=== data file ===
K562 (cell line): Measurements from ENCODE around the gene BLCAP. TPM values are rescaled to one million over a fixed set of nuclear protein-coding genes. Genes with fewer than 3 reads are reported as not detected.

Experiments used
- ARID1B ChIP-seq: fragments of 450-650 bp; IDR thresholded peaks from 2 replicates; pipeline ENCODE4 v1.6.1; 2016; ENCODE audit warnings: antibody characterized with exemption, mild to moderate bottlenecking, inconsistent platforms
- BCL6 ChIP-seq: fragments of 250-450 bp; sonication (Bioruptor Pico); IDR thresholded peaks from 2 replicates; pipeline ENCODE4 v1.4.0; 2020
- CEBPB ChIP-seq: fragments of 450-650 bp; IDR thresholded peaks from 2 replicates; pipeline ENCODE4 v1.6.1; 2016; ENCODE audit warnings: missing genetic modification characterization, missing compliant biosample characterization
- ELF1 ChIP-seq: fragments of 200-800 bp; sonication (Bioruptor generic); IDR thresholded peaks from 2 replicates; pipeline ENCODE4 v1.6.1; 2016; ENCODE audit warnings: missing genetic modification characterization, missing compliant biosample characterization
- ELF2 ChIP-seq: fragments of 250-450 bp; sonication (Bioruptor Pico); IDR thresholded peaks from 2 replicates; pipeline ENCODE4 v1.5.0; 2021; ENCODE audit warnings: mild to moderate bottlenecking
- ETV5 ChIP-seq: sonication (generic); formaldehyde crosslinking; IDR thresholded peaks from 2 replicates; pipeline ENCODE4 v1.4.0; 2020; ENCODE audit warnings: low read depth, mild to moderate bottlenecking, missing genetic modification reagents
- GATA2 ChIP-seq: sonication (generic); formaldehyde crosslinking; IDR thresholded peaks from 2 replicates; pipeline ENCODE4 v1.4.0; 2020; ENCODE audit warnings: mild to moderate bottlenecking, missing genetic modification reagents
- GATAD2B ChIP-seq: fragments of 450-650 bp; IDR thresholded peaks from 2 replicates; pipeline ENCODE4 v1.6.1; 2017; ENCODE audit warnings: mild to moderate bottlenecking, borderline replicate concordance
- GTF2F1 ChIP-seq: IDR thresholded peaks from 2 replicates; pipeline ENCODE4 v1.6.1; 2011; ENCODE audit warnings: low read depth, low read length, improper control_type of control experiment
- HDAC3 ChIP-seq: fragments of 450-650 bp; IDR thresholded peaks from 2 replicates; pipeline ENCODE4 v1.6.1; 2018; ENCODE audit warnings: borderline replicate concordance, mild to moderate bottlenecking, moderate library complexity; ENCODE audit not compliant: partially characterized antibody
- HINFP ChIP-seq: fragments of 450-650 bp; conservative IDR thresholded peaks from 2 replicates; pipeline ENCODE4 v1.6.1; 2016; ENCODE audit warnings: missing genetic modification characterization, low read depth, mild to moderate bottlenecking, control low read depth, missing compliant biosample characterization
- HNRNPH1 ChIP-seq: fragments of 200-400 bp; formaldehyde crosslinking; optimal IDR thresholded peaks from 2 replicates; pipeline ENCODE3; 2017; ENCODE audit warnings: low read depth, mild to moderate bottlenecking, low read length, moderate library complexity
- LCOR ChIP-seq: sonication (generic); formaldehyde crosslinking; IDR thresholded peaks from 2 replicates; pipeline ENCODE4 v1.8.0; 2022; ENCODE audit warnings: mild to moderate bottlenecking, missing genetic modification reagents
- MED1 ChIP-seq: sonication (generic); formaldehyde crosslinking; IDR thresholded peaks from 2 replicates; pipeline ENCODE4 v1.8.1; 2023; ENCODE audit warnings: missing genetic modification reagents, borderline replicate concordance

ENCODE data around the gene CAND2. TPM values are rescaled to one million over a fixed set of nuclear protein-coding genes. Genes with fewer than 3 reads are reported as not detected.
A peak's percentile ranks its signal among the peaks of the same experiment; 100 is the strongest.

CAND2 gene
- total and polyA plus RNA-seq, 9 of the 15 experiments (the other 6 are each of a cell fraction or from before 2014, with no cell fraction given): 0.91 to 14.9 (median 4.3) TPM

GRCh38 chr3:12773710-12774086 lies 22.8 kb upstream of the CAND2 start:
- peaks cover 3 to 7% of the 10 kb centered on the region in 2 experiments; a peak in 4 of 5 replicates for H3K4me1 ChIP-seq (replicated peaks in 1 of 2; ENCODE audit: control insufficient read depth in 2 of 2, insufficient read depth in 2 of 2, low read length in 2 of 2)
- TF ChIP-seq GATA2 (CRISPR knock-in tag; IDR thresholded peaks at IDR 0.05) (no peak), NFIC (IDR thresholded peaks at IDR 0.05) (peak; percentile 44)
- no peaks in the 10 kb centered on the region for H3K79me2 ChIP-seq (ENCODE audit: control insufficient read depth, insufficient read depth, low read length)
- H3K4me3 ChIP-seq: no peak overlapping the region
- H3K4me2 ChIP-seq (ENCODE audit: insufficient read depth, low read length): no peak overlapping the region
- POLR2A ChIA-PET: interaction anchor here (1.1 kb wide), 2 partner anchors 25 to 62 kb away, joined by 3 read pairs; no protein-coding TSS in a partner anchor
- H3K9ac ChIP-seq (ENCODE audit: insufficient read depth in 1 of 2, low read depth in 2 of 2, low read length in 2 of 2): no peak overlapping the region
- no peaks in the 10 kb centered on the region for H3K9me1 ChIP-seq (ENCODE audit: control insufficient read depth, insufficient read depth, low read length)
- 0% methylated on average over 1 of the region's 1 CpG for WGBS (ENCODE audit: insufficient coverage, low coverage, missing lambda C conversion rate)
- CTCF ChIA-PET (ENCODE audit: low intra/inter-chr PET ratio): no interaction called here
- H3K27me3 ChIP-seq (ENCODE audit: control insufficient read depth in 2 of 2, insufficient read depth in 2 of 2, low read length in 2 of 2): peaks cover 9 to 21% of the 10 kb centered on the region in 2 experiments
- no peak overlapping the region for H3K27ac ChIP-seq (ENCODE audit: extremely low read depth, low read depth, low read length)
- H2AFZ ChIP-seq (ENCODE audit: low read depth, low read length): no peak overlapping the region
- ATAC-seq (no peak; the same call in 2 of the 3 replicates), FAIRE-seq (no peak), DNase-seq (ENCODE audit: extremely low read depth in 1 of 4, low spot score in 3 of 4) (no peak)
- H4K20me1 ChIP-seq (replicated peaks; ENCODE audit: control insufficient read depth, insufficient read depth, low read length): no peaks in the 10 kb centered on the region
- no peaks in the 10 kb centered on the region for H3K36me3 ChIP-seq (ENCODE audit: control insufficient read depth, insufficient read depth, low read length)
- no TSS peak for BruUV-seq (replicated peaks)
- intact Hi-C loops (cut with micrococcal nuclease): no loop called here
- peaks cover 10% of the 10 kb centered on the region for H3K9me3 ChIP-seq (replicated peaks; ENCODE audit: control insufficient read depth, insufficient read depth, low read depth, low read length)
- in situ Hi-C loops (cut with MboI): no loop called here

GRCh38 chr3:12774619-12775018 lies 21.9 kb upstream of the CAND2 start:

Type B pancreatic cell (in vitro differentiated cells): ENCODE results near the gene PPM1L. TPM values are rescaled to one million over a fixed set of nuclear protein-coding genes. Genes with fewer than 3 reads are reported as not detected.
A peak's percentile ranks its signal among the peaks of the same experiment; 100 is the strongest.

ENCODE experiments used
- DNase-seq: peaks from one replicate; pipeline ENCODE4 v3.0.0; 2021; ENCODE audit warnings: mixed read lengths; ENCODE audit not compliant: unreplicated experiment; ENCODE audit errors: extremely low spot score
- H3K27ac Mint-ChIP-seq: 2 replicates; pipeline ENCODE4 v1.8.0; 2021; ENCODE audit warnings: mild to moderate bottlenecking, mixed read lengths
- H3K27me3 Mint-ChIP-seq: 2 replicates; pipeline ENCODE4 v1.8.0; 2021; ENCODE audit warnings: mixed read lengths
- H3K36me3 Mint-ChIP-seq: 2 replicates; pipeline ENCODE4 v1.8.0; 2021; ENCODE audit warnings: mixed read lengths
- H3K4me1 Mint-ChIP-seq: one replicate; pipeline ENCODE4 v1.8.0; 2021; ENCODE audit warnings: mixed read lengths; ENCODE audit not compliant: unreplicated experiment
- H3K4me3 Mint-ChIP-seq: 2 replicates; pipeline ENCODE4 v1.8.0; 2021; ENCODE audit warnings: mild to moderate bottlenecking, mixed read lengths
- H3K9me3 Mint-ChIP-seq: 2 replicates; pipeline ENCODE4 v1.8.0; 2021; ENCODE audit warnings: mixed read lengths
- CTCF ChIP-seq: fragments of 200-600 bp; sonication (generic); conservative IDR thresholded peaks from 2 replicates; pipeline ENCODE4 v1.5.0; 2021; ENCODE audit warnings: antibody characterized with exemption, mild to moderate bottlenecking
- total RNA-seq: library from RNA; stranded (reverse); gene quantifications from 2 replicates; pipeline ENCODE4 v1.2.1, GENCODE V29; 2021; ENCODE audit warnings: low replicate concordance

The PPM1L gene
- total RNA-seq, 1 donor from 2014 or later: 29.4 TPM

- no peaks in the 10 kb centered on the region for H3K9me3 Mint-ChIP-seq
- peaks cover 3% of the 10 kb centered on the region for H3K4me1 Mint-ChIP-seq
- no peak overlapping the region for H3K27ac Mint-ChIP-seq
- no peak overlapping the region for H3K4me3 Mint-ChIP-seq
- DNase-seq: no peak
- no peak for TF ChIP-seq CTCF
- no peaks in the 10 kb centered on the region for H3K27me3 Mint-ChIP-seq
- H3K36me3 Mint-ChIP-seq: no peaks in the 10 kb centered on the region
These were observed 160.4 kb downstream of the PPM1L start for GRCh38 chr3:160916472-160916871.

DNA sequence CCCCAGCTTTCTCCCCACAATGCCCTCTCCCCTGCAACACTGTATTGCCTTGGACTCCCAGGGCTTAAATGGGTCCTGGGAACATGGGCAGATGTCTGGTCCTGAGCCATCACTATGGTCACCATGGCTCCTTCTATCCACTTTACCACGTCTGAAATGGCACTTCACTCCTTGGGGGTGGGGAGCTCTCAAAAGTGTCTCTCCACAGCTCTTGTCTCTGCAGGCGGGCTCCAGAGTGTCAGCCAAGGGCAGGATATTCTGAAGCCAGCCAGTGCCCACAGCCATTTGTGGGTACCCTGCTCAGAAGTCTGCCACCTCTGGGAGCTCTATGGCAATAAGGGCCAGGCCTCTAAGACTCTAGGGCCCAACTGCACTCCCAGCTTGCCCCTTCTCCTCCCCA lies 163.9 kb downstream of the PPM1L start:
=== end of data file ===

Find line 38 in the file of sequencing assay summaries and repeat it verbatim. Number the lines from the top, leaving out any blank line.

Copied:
- no TSS peak for BruUV-seq (replicated peaks)